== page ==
In recent years, the government has slowly ramped up startup support for foreign entrepreneurs, in the hopes to diversify the local startup scene and to help its own startups go global.
The top ranked 50 teams selected by the accelerators will be invited to stay in Korea to participate a four-month accelerating program in Pangyo, located south of Seoul.
The program offers to foreigners free flights, office space, stipends during the program and even cash to take part in the interview process.
In 2016 2,439 firms from 124 countries competed to be selected at a rigorous acceptance rate of 1.6%. Among initially selected 240 teams, 80 teams underwent a weeklong boot camp, and half of these teams went on to participate in a 3-month accelerating program. In late November, the top twenty teams were finally selected on Demo Day to receive comprehensive support, ranging from initial funds, office spaces and Visas, to help them successfully settle in Korean ICT industry.
The selection was based on the level of creativity in each startup’s concepts and technologies, as well as the startup’s willingness to start a business in Korea. As a result, a number of promising companies took their first steps into the Asian market, ready to startle the world.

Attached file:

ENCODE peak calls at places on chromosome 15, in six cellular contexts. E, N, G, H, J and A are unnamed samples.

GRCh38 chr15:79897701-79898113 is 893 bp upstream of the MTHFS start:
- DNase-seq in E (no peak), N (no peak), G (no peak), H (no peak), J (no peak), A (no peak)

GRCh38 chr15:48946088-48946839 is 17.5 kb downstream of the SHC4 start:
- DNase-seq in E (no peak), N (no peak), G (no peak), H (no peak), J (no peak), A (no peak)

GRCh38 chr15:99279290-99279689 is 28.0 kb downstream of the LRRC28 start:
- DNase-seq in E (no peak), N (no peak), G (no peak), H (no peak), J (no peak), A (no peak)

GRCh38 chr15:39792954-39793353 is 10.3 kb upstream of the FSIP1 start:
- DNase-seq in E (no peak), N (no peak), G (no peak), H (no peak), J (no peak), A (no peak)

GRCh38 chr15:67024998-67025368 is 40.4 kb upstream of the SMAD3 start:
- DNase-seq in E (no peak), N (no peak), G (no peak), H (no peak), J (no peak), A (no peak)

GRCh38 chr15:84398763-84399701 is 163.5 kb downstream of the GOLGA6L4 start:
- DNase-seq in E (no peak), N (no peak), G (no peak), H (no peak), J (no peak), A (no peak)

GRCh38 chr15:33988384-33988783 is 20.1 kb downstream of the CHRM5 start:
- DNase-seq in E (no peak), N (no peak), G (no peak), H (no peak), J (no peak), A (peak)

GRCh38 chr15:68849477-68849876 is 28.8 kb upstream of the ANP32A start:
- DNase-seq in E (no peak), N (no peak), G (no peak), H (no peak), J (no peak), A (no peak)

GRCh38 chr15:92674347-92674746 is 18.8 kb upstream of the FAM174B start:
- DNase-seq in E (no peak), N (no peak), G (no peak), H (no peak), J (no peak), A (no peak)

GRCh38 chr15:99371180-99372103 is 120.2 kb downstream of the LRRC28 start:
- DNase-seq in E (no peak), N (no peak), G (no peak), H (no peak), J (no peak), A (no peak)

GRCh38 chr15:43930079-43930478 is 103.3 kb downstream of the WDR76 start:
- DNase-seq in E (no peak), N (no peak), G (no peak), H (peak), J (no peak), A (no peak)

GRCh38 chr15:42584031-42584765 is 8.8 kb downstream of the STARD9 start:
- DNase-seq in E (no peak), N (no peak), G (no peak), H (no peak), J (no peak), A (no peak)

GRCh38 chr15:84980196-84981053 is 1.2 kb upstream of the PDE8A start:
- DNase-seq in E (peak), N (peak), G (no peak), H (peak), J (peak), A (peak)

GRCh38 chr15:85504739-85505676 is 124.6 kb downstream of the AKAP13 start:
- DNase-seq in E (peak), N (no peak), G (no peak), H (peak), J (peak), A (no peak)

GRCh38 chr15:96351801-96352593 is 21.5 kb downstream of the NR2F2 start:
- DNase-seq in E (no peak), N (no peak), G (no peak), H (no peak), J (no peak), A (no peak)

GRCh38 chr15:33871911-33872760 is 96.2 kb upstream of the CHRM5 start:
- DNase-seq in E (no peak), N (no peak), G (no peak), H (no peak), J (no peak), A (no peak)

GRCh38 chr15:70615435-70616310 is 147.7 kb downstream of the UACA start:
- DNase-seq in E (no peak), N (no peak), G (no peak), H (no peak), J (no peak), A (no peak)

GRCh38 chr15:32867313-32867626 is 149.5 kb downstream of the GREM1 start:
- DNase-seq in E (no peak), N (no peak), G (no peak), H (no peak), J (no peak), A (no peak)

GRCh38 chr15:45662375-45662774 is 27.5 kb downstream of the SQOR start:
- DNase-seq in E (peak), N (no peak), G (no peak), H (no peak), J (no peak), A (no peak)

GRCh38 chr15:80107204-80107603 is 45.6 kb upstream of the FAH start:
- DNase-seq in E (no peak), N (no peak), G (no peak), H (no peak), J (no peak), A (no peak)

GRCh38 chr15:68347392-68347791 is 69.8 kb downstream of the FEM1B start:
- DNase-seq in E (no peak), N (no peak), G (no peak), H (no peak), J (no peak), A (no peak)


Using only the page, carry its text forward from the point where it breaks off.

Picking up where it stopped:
One of the key purposes of this event is to promote vigorous collaboration and exchange of ideas between domestic and foreign startups.
70% of the 40 startups that participated in 2016 ended up incorporating in Korea, while 16 of them are still doing business in the country. In 2017 the program expands to bring in 50 startups, especially those in advanced tech like big data and Internet of Things.
Some entrepreneurs realized they needed language support full-time. Networking events would be overly formal -- Korean-style. Organizers and entrepreneurs claim mismatched expectations about what such a program could provide. And as a government program, the processes appeared bureaucratic -- contrary to the way fast-acting entrepreneurs especially from the West are used to operating.
See also: https://www.forbes.com/sites/elaineramirez/2017/05/25/why-entrepreneurs-come-to-south-korea-and-why-they-dont/#72fc2f567dbf